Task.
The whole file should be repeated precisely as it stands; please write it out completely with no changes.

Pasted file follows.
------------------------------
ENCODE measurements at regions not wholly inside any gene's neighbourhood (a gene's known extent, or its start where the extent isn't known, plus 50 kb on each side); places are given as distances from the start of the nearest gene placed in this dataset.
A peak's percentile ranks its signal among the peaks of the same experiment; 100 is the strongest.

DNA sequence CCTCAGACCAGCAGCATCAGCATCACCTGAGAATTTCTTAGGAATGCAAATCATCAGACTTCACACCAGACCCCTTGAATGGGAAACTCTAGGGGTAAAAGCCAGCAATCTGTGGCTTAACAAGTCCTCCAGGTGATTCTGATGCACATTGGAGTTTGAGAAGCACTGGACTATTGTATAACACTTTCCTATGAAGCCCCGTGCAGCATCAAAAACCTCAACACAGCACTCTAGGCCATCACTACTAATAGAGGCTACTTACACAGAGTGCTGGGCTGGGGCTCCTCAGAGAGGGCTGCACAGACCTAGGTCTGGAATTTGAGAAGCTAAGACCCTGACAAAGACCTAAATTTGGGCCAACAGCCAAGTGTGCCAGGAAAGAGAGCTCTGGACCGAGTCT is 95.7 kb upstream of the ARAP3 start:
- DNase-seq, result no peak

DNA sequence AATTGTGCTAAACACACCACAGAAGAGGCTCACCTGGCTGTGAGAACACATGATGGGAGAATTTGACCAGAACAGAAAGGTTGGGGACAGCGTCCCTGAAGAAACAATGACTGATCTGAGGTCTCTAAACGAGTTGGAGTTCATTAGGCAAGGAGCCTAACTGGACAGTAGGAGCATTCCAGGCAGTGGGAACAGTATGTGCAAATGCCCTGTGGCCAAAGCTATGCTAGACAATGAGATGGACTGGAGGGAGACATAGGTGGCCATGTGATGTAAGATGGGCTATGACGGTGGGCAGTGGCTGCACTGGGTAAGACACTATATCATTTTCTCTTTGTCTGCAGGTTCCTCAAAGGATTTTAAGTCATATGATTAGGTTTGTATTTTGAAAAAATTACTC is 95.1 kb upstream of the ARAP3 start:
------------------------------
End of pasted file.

ENCODE measurements at regions not wholly inside any gene's neighbourhood (a gene's known extent, or its start where the extent isn't known, plus 50 kb on each side); places are given as distances from the start of the nearest gene placed in this dataset.
A peak's percentile ranks its signal among the peaks of the same experiment; 100 is the strongest.

DNA sequence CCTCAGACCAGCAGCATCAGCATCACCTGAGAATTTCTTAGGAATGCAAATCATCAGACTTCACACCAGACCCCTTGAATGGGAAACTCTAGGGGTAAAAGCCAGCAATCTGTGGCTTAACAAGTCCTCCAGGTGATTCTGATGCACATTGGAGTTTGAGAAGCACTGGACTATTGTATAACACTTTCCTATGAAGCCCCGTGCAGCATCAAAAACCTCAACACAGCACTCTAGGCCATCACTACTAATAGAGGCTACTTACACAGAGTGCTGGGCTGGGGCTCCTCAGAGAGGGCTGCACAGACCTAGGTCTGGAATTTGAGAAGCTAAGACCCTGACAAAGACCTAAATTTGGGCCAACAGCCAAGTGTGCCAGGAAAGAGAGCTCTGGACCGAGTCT is 95.7 kb upstream of the ARAP3 start:
- DNase-seq, result no peak

DNA sequence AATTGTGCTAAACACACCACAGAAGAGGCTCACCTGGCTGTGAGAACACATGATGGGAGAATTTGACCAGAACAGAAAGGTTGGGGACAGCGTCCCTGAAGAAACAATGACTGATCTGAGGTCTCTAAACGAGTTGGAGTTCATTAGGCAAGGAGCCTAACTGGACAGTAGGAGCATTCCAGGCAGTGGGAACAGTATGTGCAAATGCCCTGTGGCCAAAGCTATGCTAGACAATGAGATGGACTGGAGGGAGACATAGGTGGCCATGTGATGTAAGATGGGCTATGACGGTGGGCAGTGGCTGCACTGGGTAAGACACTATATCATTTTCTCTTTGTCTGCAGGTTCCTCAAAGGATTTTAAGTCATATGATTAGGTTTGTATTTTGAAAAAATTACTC is 95.1 kb upstream of the ARAP3 start: